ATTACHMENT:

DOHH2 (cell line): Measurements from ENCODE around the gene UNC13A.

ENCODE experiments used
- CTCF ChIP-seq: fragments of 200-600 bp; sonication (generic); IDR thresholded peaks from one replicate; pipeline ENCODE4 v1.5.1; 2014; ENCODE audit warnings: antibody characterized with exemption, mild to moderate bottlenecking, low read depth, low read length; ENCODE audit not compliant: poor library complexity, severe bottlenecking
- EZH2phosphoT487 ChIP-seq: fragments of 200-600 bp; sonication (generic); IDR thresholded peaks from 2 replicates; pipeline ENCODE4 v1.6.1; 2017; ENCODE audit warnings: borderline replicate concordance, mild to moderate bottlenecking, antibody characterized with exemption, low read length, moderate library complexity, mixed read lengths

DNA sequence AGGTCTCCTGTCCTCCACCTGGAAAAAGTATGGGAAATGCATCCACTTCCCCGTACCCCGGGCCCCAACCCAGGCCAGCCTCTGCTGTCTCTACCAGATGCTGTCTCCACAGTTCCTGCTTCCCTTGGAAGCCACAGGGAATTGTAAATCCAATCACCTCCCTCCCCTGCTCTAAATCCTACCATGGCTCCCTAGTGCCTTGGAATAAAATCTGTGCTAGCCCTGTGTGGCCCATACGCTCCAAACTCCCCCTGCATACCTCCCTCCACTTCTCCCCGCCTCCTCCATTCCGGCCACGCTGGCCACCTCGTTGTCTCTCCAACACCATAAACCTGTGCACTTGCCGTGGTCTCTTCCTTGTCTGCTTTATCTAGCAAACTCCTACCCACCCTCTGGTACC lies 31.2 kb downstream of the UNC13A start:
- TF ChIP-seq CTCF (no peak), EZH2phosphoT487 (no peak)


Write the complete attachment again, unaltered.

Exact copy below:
DOHH2 (cell line): Measurements from ENCODE around the gene UNC13A.

ENCODE experiments used
- CTCF ChIP-seq: fragments of 200-600 bp; sonication (generic); IDR thresholded peaks from one replicate; pipeline ENCODE4 v1.5.1; 2014; ENCODE audit warnings: antibody characterized with exemption, mild to moderate bottlenecking, low read depth, low read length; ENCODE audit not compliant: poor library complexity, severe bottlenecking
- EZH2phosphoT487 ChIP-seq: fragments of 200-600 bp; sonication (generic); IDR thresholded peaks from 2 replicates; pipeline ENCODE4 v1.6.1; 2017; ENCODE audit warnings: borderline replicate concordance, mild to moderate bottlenecking, antibody characterized with exemption, low read length, moderate library complexity, mixed read lengths

DNA sequence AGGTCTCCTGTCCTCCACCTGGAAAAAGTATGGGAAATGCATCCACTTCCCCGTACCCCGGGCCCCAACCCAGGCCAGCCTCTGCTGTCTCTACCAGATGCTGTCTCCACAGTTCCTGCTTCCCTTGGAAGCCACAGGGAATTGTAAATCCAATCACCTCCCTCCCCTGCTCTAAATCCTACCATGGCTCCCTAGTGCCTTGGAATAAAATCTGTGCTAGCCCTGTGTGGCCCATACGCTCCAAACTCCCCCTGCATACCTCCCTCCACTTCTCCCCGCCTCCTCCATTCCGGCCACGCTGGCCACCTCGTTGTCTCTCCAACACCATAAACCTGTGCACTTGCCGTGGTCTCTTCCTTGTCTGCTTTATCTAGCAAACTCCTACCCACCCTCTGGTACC lies 31.2 kb downstream of the UNC13A start:
- TF ChIP-seq CTCF (no peak), EZH2phosphoT487 (no peak)